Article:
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Report: Analyst Puts THQ Bankruptcy Chances At 50/50
Report: Analyst Puts THQ Bankruptcy Chances At 50/50
March 2, 2009 | By David Jenkins

March 2, 2009 | By David Jenkins
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More: Console/PC



THQ has a 50/50 chance of declaring bankruptcy, according to new comments made by Janco Partners analyst Michael Hickey.

"You have mediocre product and you’re running out of cash," Hickey told the Los Angeles Business Journal. "Not the situation they want to be in right now."

In February, THQ reported $191.8 million in losses and a 30 percent drop in revenues, prompting a 24 percent staff reduction of around 600 positions. In the last ten months, the company’s share price has fallen from $20 to around $2.

"I know that makes for good print and sells newspapers, but those aren’t the kind of things we focus on right now," said THQ CEO Brian Farrell in response to Hickey’s comments.

"When the stock price is depressed, the naysayers can have their day in the sunshine. But we have a plan that we’re very confident will give us cash and return the company to profitability."

In the same report, Farrell refused to comment on whether THQ would bid on the Disney-Pixar movie license when it comes up for renew shortly, saying only: "Disney and THQ have been great partners for many years, but it’s got to work for both sides."

Up to one-fifth of THQ’s revenues come from Disney-Pixar licensed games -- and THQ’s current contract only covers the next two movies, one of which is Up.

However, Farrell said that THQ was looking for backers for a new line of credit, to use as a fallback measure if current plans go awry. Currently, the company has no credit line -– only $26 million borrowed as a form of long term debt to ensure liquidity.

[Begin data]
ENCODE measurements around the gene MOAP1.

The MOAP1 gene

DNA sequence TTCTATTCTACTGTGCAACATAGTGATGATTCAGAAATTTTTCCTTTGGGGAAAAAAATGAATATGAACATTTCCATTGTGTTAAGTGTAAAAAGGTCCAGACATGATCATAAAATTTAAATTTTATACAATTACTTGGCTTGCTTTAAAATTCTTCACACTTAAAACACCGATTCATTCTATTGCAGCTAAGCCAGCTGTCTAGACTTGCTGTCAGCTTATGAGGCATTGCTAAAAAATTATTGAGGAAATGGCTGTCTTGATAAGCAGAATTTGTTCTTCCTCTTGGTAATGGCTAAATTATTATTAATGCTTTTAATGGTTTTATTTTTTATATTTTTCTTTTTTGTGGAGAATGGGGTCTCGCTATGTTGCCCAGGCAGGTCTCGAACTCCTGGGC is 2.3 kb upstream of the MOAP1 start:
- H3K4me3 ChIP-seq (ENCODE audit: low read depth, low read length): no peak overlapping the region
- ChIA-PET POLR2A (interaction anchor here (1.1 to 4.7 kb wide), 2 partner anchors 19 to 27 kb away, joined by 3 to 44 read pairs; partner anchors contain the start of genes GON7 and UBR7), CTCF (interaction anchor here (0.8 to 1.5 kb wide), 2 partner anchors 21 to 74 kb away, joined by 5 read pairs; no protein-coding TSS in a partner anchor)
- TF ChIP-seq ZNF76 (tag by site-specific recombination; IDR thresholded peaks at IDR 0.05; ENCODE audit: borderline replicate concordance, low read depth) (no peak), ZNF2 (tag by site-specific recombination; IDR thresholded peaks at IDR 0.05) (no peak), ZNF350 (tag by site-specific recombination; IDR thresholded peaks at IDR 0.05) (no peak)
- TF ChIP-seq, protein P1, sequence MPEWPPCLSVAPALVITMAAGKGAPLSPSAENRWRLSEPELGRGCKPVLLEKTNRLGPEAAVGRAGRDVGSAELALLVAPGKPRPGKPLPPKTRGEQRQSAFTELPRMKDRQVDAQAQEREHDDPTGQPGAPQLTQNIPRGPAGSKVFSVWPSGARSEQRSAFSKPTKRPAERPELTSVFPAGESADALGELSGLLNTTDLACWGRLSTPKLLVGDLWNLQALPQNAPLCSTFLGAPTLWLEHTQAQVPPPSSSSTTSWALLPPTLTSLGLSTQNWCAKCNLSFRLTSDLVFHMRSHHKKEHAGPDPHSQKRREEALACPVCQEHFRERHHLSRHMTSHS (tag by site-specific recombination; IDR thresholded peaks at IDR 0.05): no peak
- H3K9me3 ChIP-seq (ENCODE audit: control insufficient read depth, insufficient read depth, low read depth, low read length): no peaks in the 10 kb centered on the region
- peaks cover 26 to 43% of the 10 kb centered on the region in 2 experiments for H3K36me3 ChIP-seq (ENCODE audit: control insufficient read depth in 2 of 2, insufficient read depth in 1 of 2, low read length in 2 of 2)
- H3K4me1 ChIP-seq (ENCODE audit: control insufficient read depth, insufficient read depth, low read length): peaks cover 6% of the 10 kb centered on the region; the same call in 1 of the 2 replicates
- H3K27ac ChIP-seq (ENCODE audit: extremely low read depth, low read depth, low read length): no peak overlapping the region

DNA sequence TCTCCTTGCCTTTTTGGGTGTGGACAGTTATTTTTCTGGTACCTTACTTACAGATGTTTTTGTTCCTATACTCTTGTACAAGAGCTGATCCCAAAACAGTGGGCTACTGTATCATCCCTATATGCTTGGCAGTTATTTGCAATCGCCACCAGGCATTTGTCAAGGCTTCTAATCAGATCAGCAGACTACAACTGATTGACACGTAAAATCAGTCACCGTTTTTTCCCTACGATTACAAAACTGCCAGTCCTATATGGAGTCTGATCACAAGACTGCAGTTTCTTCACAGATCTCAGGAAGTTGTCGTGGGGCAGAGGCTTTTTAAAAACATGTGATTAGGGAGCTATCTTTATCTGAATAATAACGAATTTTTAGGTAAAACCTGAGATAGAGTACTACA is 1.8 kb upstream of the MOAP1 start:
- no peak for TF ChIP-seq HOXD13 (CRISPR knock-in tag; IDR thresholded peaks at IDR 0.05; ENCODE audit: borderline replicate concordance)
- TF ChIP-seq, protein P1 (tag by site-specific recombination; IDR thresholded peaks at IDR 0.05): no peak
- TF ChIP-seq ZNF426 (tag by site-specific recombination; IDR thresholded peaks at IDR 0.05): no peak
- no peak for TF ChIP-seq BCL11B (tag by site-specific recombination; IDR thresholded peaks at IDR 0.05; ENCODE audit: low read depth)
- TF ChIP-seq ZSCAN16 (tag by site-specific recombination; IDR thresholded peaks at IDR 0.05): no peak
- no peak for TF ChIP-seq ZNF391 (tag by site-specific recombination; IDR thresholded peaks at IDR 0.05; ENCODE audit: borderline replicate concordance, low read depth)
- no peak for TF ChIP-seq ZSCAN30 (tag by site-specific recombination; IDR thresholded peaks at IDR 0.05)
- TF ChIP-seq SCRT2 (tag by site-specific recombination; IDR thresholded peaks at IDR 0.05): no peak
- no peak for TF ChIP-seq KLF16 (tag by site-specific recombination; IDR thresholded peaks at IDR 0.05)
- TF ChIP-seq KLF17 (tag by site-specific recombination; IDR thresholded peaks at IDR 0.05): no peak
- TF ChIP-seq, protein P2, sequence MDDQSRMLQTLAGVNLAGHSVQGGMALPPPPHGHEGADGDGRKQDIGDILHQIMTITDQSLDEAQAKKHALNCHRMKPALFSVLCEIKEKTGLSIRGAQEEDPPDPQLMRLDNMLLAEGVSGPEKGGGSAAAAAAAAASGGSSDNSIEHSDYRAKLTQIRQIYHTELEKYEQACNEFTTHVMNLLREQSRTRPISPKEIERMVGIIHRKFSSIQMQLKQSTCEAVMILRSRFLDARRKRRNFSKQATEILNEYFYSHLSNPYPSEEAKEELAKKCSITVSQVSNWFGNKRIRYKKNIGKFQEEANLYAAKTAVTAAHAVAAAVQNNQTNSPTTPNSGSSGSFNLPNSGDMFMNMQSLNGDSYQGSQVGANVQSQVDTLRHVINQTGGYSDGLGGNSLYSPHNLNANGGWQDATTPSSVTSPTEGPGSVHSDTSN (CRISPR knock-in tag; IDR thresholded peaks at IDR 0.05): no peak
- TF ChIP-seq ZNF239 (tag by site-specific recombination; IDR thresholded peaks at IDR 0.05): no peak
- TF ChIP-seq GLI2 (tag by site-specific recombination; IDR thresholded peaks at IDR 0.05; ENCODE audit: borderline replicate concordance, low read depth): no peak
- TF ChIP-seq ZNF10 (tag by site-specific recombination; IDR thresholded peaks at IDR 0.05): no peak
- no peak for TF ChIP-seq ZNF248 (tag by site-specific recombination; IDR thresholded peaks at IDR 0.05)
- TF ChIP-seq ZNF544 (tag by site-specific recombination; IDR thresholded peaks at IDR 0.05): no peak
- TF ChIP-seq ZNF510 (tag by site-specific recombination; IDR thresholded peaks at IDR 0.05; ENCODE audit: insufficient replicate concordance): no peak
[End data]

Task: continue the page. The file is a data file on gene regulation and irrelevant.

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Comments


Jason Weesner
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At a time when publishers and developers (with an emphasis on the latter) are being heavily impacted by the effects of the economy, do we really need these persistent doom and gloom reports by "analysts"? In case Mr. Hickey hasn't figured it out, there are a lot of us in the development community who don't savor the thought of waking up every morning to this particular form of speculative ambulance chasing. With things truly as bad as they are, some amount of optimism isn't unwarranted especially when employees and their families can suffer the results of consistently negative press.

brandon sheffield
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Jason, I completely agree. I think too much negative press is in some ways hurting these companies by eroding stockholder confidence, sometimes unnecessarily.

Chris Remo
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I would be extremely surprised to learn if Mr. Hickey has actually played enough THQ games to roundly declare, "You have mediocre product." The company has put out a lot of interesting and well-reviewed material recently.



I agree with Jason as well as my colleague Brandon--this kind of sensationalistic grandstanding isn't really doing any good.